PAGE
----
Association between Cryptosporidium infection and human leukocyte antigen class I and class II alleles

Beth D. Kirkpatrick, Rashidul Haque, Priya Duggal, Dinesh Mondal, Cathy Larsson, Kristine Peterson, Jasmin Akter, Lauren Lockhart, Salwa Khan, William A. Petri

Research output: Contribution to journalArticlepeer-review

27 Scopus citations


Background. Cryptosporidium species are a common cause of diarrhea, which can be severe and protracted in young children and immunocompromised individuals. Methods. A cohort of 226 Bangladeshi children aged 2-5 years was prospectively followed for >3 years to study the role of host genetics in susceptibility to infection, as well as the community impact of cryptosporidiosis on this population. Results. Ninety-six children (42.5%) received a diagnosis of Cryptosporidium infection. A total of 51 (22.6%) had asymptomatic infection. Fifty-eight (25.7%) had cryptosporidiosis, of whom 17 (29.3%) had recurrent disease. Children with cryptosporidiosis presented early, and most had abdominal pain and a short course of diarrhea. Infected children were more likely to carry the human leukocyte antigen (HLA) class II DQB1*0301 allele, particularly those with asymptomatic and symptomatic infection (P = .009); a strong association was found between carriage of the DQB1*0301/DRB1*1101 haplotype and development of both asymptomatic and symptomatic infection (P = .008). Infected children were also more likely to carry the B*15 HLA class I allele. Conclusions. This is the first study to describe a possible genetic component of the immune response to Cryptosporidium infection, which includes HLA class I and II alleles. Cryptosporidiosis in Bangladeshi children aged 2-5 years is common and often recurrent, but the duration is shorter and the abdominal pain greater than that described in children aged <2 years.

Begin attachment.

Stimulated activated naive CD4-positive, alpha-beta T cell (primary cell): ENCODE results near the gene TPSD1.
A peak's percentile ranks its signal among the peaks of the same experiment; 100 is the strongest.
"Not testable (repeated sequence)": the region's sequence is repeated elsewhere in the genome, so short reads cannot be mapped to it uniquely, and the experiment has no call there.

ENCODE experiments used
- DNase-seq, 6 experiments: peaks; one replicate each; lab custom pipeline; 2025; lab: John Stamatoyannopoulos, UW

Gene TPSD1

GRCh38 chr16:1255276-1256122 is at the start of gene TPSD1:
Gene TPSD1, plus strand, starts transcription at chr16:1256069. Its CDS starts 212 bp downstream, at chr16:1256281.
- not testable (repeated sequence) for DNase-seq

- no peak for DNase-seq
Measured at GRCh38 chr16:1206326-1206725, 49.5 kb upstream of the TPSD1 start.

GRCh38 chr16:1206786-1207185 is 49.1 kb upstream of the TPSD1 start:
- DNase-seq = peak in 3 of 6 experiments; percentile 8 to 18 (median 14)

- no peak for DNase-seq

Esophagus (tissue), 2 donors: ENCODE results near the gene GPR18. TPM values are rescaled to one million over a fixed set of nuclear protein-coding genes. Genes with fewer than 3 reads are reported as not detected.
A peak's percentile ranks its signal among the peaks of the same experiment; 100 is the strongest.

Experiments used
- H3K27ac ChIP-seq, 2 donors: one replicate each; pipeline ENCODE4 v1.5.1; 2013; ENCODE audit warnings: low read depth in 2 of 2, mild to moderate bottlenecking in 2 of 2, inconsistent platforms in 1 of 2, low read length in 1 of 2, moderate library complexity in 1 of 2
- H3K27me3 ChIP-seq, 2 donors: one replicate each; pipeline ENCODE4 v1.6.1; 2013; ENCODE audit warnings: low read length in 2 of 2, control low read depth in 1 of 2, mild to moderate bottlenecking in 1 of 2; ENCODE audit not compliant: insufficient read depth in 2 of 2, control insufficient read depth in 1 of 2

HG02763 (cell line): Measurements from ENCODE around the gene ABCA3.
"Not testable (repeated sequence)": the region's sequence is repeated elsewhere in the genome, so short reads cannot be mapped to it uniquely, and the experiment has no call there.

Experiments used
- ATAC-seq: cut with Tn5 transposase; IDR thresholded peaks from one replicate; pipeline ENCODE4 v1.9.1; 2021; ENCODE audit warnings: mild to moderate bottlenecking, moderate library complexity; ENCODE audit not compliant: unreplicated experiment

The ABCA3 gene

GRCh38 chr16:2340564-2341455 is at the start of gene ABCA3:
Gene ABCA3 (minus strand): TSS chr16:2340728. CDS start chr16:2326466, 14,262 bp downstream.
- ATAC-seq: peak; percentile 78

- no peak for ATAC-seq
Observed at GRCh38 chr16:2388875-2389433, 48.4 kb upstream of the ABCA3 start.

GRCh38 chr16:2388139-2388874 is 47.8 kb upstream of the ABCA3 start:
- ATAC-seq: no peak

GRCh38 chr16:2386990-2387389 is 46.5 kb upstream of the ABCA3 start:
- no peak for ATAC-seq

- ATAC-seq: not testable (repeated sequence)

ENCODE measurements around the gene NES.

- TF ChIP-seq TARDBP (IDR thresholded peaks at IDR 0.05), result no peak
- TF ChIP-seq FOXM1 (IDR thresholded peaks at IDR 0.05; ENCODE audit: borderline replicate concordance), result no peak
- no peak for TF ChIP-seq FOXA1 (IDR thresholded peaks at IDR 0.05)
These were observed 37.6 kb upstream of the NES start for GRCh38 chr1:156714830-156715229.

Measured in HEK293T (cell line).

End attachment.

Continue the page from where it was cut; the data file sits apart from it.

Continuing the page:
Original languageEnglish (US)
Pages (from-to)474-478
Number of pages5
JournalJournal of Infectious Diseases
Issue number3
StatePublished - Feb 1 2008
Externally publishedYes

ASJC Scopus subject areas

  • Immunology and Allergy
  • Infectious Diseases


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